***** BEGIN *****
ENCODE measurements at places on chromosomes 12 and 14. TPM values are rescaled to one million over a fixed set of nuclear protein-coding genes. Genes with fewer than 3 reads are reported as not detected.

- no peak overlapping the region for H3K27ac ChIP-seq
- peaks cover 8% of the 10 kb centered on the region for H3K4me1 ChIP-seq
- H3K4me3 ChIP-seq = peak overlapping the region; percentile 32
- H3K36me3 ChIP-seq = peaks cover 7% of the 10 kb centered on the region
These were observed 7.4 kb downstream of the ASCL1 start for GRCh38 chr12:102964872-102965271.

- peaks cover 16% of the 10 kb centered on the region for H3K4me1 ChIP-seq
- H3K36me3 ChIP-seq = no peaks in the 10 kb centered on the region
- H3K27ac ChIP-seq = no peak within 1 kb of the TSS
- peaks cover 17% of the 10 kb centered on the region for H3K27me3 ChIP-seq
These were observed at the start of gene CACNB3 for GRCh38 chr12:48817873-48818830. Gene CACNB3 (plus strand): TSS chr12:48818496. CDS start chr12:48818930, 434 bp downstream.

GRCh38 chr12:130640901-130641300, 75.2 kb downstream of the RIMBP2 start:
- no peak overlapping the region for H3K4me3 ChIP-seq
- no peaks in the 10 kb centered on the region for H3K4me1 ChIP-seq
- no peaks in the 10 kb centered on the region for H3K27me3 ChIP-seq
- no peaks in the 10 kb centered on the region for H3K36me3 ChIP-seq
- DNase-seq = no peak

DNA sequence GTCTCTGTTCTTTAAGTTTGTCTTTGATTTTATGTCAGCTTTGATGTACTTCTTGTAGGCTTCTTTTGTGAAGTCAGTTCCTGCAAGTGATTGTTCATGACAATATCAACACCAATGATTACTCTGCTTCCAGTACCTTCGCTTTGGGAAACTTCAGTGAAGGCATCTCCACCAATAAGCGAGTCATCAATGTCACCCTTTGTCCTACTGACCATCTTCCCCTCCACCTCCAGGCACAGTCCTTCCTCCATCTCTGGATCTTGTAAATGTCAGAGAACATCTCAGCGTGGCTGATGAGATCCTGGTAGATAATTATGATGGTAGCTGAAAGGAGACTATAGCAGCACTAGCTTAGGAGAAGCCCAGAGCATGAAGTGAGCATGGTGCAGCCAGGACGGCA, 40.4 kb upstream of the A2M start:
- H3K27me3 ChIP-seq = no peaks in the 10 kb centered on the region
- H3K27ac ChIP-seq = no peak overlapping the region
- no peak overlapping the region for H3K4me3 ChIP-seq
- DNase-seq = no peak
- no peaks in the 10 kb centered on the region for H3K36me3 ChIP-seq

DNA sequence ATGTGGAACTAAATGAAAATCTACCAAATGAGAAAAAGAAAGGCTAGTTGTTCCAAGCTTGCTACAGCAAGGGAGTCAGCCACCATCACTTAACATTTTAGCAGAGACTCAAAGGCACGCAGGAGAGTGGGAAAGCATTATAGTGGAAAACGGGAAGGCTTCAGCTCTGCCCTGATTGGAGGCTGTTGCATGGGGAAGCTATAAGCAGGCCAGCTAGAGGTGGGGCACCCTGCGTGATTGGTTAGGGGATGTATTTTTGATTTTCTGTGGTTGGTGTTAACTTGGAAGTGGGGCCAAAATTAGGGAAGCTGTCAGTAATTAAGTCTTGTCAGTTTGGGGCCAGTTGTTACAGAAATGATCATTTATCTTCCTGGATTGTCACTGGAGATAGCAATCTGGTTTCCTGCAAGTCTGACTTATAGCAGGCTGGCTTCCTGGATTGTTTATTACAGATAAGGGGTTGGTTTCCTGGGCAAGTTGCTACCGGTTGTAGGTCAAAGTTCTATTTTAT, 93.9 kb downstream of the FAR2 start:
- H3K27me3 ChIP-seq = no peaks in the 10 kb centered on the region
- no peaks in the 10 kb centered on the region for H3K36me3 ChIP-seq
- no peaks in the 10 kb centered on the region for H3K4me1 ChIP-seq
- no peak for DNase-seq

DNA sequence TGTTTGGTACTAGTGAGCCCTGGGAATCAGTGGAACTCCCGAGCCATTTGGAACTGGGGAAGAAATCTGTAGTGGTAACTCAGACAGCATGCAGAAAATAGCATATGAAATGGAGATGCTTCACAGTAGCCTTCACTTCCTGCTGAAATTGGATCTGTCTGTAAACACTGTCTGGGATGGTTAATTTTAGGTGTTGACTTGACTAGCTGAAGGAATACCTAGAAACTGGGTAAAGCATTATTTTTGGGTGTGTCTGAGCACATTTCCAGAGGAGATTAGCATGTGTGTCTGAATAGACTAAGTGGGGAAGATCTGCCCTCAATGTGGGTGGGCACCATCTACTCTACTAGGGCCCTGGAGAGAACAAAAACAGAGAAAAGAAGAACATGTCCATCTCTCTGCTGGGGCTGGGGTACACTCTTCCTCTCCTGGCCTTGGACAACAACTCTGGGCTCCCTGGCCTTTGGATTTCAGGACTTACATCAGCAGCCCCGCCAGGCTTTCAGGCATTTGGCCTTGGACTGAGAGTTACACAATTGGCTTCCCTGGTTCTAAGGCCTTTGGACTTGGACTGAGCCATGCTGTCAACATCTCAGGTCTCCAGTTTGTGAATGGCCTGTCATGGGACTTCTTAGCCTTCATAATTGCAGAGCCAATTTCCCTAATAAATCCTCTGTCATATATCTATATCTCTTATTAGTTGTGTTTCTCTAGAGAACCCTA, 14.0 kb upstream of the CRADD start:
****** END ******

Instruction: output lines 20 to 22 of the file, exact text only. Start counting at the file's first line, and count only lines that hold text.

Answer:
- H3K27ac ChIP-seq = no peak overlapping the region
- no peak overlapping the region for H3K4me3 ChIP-seq
- DNase-seq = no peak